Analysis of Church documents published in the nineties in which social problems were discussed  proves that Catholic social teaching was treated by its authors as an abstract, unearthly ideal rather than a set of critical tools with which to make a moral assessment of Poland’s economic situation. The primary concern of these documents was not the concrete threat to human dignity linked to impoverishment and social exclusion, but rather various, mostly cultural threats to an imagined community - the nation and its Catholic identity. In these documents, Polish society was conceptualized as one organism, with the unity of that organism, rather than justice, prioritized as a common goal for all those to whom the documents were addressed. There is one crucial exception. In sermons given during his Polish pilgrimages, Pope John Paul II diagnosed quite succinctly the concrete threats to human dignity and the deep lack of solidarity in Poland. The details of the Pope’s teachings were, however, usually overlooked in the collective excitement and sense of celebration surrounding his pilgrimages to Poland.

A thorough analysis of the position of the Catholic Church in the public sphere during the first decade of transformation is crucial to understanding the fate of the Catholic religion in Poland in subsequent decades. Many of the faithful, disappointed with the official position of the institutional Church, which was very conservative and focused on defending the status quo and blind to new social and individual problems, had two basic options. Firstly, they could lose trust in the institutional Church and stop practicing Catholicism. The statistics show that many people took this option. The biggest reduction in practicing Catholics occurred among the long-term unemployed, the young, the poorly educated and the working class. There is a clear trend among Poles to lose interest in the Church's teachings. According to data from the European Value Study, in 2008 only 35 percent of Poles admitted that the Church offers the right answers to Poland’s social and political problems, down by over 12 percent since 2005.

The second choice available to the faithful was to use Catholic teachings as a symbolic resource for their own innovative actions and critical thought. This was the case with Radio Maryja, which separate from the mainstream Catholic media, articulated the popular sense of powerlessness and disappointment. The relationship between this radical social movement, which attracted approximately 1 million supporters, and the Polish Episcopate, has always been very problematic. The Episcopate has been very reluctant to solve the Radio Maryja problem, and the station has always enjoyed strong support from a number of bishops. To an extent, Radio Maryja developed as a lone critical voice, representing one of the few manifestations of Catholic public religion in Poland after the glory days of the Church's struggle with Communism.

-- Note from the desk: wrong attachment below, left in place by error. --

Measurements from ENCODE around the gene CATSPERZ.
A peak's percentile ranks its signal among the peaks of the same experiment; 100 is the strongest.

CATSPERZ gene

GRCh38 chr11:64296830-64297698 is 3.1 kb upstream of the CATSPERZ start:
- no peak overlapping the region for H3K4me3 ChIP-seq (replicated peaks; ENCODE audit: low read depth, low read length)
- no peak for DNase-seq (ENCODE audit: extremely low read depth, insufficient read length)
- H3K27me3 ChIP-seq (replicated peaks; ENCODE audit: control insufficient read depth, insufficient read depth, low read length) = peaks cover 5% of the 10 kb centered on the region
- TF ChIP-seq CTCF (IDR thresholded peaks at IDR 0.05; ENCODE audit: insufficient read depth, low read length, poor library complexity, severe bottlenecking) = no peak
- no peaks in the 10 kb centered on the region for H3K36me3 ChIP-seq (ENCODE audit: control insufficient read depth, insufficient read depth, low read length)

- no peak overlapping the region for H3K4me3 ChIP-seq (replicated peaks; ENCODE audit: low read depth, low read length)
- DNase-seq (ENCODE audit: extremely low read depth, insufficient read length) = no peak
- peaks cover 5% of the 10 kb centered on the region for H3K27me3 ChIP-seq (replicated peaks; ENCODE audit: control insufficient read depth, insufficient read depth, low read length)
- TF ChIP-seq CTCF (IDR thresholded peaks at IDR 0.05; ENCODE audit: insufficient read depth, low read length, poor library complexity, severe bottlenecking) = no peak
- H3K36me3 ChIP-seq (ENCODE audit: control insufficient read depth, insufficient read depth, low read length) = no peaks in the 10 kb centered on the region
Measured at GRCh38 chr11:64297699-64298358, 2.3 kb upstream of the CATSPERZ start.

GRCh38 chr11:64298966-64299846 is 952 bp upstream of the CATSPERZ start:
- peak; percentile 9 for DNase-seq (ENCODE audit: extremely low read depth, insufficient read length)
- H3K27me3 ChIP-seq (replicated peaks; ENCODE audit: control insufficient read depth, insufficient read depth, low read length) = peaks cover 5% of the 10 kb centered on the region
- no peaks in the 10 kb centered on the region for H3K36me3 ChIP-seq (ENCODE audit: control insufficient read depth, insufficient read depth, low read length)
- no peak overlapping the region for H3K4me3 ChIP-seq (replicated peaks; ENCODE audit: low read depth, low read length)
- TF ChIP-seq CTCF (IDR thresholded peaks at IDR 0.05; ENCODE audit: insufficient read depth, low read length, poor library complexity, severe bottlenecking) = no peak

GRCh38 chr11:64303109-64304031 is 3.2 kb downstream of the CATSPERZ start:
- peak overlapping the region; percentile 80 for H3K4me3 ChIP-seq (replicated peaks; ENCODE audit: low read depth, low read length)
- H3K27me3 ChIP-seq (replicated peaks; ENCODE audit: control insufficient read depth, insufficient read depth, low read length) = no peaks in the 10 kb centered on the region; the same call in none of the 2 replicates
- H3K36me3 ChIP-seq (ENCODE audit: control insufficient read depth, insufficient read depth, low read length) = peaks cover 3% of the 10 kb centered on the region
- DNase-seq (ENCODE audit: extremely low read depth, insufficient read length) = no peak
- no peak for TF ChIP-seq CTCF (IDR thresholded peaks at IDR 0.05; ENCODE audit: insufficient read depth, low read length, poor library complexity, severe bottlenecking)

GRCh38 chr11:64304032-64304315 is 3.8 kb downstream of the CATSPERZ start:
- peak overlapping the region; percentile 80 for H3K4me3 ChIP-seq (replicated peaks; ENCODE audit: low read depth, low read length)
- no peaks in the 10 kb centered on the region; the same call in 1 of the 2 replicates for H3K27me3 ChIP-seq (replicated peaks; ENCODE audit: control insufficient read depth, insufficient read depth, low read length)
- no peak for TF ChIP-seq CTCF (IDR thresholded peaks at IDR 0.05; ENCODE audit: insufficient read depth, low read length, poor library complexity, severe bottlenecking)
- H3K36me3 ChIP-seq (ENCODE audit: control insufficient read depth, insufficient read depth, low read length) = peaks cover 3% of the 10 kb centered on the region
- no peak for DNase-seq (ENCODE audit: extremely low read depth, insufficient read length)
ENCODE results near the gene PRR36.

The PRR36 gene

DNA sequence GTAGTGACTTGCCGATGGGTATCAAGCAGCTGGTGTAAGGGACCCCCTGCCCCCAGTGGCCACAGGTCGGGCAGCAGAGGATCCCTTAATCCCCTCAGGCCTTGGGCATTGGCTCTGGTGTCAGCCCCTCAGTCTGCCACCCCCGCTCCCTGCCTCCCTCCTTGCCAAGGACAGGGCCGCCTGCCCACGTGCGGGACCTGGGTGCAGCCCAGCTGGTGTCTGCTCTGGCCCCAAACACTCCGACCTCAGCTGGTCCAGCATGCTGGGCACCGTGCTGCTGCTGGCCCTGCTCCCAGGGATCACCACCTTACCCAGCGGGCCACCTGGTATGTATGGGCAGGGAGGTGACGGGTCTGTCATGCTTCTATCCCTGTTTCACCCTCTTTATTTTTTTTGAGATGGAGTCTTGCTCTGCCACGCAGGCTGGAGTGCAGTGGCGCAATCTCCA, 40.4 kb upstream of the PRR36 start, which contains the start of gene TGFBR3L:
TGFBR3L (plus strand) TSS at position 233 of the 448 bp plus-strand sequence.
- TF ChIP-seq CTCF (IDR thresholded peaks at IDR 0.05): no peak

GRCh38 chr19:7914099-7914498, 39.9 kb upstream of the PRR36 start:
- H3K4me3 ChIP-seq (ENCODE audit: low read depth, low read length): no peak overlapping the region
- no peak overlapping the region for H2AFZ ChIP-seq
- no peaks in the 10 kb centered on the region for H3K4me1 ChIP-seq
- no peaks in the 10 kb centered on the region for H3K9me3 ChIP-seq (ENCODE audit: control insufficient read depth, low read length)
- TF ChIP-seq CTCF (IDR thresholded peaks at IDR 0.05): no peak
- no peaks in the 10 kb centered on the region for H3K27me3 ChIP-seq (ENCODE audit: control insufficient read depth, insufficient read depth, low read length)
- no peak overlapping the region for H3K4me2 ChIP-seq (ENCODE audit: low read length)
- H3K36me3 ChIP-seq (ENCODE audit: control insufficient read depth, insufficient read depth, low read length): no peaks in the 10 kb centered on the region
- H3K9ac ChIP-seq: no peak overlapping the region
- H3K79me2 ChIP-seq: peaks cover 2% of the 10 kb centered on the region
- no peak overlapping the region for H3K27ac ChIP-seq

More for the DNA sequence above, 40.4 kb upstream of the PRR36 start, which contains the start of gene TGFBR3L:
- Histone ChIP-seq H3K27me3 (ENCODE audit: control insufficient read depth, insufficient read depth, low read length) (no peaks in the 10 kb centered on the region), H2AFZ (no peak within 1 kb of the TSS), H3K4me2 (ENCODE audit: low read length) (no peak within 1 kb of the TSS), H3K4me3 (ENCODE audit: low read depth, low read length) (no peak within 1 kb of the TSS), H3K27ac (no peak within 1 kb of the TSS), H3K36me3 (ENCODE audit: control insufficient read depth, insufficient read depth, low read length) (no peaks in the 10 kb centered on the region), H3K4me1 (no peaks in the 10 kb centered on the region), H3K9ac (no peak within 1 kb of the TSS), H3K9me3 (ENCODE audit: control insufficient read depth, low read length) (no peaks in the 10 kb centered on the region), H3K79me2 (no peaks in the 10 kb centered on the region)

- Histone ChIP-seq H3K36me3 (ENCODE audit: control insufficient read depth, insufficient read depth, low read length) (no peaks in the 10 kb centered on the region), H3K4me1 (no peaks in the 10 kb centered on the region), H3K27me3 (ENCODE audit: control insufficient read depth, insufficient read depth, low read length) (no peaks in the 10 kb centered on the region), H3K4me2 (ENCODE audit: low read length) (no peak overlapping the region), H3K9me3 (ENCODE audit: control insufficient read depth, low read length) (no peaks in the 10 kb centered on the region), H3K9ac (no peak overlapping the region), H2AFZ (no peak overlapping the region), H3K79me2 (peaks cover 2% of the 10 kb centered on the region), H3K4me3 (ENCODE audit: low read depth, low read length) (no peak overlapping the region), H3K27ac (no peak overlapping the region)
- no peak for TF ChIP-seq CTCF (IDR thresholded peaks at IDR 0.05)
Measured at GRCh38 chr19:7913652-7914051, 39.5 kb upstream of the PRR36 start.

Poland’s experience shows that the way in which churches and other religious institutions act on the eve of a radical transformation is critical to the fate of mainstream religion in a rapidly modernizing society. Catholic social teaching has not been successfully used in Poland as a vehicle of morally driven, public criticism of injustice. It is not providing effective inspiration for innovative practices of solidarity. It has been used rather as a sometimes randomly selected set of recommendable ideals, to be realized in the private lives of individual members of the faithful.  

Many new Catholic organizations and movements still interpret religious ideas in primarily individualistic terms, as a means to pursue individual perfection rather than guarantee the common good and solidarity. Religious education in schools is also rather abstract and theoretical, which makes it difficult for young people to translate religious ideas into everyday life. Furthermore, there is a problem with the pluralism of attitudes within the Church, which is more often a source of conflict rather than a source of fruitful cooperation and innovative practice. Many honest and engaged citizens have felt deeply divided between a supposedly good, supportive, compassionate Church, personified by Radio Maryja’s charismatic Father Rydzyk, and a supposedly bad Church, personified by Catholic intellectuals, the elite and liberal bishops, allied with the rich middle class in big cities.

Going forward
The Catholic Church in Poland still possesses the greatest assets and mobilizing power of all NGOs active in the public sphere. It is still trusted by most of the Polish population. Church institutions, especially Catholic parishes, enjoy excellent legal opportunities and tax privileges due to the Concordat between the Vatican and Poland. Parishes and Church-based organizations can legally cooperate with all authorities, cultural and non-governmental institutions. Another important asset is the relatively high level of education amongst most of the clergy and the number of Church-based educational institutions such as kindergartens, schools and Catholic universities.